Max looked me over, his wide, five year-old eyes trying to take it all in. “Did it hurt?” he asked.

“Not too bad,” I told him. It sure hurt now, though, having to face my son and daughter at the rails of my hospital bed. Jen stood in the corner seething, arms crossed, her face puffy and red. It hurt like hell.

My son ran his hand over the scratch on my arm, staring intently. “I hope I’m like you, Dad. I hope I have superpowers and nothing hurts me.”

A quick gasp from the corner, as Jen’s breaths grew heavy. I hoped my son was anything but like me. A nurse knocked and entered, a thankful distraction. She checked a few things and it gave Jen a moment to put herself together. When she was gone, Kasey, my daughter, took a step forward, staring at the floor.

“Are you okay?”

Her voice was flat. I wasn’t sure how she meant it. At nine, I don’t think she knew exactly what happened, but it was clear she wasn’t ready to hand me a cape.

“Well, I think so,” I said, wiggling my toes. I reached for her, stroked her curly hair. She had natural highlights like Jen. She kept her gaze down, her lips slightly pursed. “I mean—”

“Max, don’t,” Jen snapped. Max dropped the tube going into my arm.

“Your truck is all smashed, Dad. It looks like robot gum.”

Kasey rolled her eyes. Jen came out of the corner and cleared her throat. “Kasey, can you take your brother down the hall?”

Kasey looked up, cocked her head. She glanced at me then her brother. “Fine. Come on.”

Max put up a fight, but eventually followed his sister out of the room. The door shut, and just as quickly Jen’s eyes filled with tears.

I wanted to reach for her. I wanted to tell her it wasn’t her fault. “I don’t… I don’t know what to say. I’m sorry.”

She shook her head, frowning at me, her chin quivering. Her eyes were wet again.

I took a breath and saw the tree. A big, thick oak tree right on the turn of Blue Ridge Road. It called to me. Do it, do it now. I thought if I just hit the gas, kept the wheel straight… Finally it would end. I could free myself from the blackness.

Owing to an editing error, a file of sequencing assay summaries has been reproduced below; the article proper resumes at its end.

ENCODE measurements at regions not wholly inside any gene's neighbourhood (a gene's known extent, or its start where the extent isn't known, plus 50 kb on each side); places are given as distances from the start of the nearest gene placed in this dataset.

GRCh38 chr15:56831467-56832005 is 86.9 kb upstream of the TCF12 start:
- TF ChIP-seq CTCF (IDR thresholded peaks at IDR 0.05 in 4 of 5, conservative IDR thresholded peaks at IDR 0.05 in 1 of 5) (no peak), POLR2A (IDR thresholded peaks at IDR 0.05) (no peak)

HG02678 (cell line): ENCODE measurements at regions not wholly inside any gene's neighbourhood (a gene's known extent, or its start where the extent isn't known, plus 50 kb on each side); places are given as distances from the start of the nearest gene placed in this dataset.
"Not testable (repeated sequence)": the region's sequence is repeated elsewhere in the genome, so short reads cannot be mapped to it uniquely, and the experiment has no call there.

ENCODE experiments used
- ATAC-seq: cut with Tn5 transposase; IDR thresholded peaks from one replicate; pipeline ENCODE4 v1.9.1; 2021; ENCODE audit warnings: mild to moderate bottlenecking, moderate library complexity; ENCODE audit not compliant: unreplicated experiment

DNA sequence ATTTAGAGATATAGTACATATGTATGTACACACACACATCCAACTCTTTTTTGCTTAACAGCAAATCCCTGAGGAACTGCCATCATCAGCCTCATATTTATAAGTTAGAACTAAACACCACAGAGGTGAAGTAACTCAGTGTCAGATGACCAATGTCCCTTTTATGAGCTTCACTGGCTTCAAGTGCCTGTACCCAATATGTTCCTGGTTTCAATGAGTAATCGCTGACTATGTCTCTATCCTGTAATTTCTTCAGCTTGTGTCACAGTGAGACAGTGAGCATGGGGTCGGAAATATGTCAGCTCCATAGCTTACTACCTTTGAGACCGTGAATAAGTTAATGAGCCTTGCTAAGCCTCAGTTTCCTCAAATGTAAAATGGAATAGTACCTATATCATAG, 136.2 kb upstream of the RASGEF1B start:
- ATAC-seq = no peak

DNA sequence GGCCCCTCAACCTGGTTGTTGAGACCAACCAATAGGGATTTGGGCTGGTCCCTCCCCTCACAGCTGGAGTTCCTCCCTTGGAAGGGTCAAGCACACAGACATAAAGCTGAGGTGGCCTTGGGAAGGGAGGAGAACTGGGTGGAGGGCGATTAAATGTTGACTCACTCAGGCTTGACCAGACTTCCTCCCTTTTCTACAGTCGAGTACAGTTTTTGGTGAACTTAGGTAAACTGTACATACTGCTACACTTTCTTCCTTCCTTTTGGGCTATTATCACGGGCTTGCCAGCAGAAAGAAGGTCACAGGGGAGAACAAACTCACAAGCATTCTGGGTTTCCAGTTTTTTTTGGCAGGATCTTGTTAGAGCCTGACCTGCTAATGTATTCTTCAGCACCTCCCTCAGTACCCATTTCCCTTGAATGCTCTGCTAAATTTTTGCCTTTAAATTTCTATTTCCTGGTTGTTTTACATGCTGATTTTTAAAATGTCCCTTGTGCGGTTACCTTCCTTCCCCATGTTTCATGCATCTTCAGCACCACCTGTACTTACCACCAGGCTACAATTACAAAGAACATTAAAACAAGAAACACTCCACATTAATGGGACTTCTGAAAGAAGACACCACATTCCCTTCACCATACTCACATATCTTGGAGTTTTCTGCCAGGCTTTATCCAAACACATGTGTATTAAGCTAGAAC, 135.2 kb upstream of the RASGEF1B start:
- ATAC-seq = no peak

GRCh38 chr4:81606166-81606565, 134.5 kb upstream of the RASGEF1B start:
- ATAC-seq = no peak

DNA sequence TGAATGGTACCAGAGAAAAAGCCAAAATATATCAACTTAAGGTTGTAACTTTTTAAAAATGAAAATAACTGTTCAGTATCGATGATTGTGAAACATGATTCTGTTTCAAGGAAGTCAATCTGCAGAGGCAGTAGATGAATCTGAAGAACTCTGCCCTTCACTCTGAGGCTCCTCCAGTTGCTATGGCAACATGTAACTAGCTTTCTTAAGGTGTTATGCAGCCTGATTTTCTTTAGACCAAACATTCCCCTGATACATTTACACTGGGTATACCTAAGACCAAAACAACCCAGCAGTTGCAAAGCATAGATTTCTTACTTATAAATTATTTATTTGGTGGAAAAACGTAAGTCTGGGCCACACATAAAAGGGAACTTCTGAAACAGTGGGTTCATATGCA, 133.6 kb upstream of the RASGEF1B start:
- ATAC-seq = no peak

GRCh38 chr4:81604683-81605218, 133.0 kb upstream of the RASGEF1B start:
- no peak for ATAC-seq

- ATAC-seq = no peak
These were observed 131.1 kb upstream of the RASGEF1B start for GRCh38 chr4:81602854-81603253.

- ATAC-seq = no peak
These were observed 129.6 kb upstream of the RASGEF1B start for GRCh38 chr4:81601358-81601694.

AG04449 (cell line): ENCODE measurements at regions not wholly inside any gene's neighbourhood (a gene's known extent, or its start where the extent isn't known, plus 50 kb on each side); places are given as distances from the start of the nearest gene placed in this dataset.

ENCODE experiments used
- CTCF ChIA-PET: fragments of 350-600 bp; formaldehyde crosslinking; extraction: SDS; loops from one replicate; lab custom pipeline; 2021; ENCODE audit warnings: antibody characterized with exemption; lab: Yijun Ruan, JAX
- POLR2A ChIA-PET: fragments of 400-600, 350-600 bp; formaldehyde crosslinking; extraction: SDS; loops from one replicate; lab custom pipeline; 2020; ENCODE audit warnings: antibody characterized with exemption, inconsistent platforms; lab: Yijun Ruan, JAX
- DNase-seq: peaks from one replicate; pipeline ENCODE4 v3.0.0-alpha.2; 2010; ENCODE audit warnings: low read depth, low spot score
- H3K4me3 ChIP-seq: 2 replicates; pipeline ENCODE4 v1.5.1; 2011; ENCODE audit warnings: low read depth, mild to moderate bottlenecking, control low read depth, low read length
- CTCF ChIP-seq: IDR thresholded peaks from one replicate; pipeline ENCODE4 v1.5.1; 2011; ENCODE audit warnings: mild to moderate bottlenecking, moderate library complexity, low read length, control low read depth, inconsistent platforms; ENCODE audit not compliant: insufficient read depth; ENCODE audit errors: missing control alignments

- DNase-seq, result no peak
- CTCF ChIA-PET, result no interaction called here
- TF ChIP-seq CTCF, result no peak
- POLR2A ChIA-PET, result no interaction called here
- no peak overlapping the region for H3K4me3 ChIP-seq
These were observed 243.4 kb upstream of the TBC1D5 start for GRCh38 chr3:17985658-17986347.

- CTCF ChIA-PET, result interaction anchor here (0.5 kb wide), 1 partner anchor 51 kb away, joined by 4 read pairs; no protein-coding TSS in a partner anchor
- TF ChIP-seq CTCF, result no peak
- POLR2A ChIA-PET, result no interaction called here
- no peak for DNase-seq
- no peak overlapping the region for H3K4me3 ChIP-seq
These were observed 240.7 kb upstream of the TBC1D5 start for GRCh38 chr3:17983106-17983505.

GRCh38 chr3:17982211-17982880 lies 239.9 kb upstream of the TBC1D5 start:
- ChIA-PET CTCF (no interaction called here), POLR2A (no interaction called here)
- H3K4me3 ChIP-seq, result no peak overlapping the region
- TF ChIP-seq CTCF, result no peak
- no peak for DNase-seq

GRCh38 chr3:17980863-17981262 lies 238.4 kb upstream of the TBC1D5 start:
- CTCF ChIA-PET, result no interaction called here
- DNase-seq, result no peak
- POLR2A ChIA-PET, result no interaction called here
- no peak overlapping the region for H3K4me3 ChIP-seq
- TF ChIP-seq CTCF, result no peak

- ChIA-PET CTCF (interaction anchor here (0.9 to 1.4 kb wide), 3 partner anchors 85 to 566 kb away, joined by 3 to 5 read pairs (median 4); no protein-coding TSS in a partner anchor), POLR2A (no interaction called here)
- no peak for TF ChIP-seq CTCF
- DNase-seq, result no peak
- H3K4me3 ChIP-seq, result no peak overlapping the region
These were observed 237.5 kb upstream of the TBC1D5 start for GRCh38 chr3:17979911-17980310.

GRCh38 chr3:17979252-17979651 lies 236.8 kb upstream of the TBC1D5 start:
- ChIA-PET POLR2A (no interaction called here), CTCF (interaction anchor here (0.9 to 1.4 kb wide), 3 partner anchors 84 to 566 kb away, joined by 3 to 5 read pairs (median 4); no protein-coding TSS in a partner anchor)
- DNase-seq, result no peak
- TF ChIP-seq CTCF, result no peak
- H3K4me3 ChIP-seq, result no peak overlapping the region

“It’s really hard for me not to hate you right now,” my wife said, glancing at the door. “I know it’s hard. I know you’re sick. But if not for yourself, for me? For them,” she said, motioning towards the hallway. “For them, Will.” She broke apart again.

“Did you tell Kasey?”

Her mouth fell open. “No, Will. I didn’t tell her. I won’t tell her you tried to kill yourself. Is that what you were worried about when you drove yourself into a tree? Your kids?”

My head throbbed. The doctor’s knew it. Between my health records, the lack of traffic, skid marks. There was no trace of alcohol in my system. No seat belt. I guess it was obvious.

“I can only say I’m sorry.”

Jen flung herself at my bed. For a second I thought she was going to attack me. Instead she convulsed. “What can I do,” she asked, her voice raw and torn. She lifted her head and her eyes flooded. “Please, Will. Please God tell me what I can do to make this work, to make you want to live.”

There was nothing to do. I had it all. Job, wife, beautiful kids. And yet, the black hole inside me consumed whatever I fed it. For now it was gone but I was so scared it would return stronger, vengeful. It would come while I was driving or sleepless in bed. It would drag me off again, no matter how hard I fought.

But for now, I stroked my wife’s hair. I couldn’t heal myself but maybe I could heal her, take away this anguish I’d caused, this anguish quaking in my arms.

When the kids returned she wiped her eyes. Max came bounding over to me wanting to know more about my superpowers. Kasey looked at the wreck that was her mother and blamed me. I knew then, whatever superpower it took, I was going to have to acquire. For my wife, my kids.

For me to fight off the demons.


In response to the Writers’s Digest Creative writing prompt: Write a scene or story that includes a character with a superpower.



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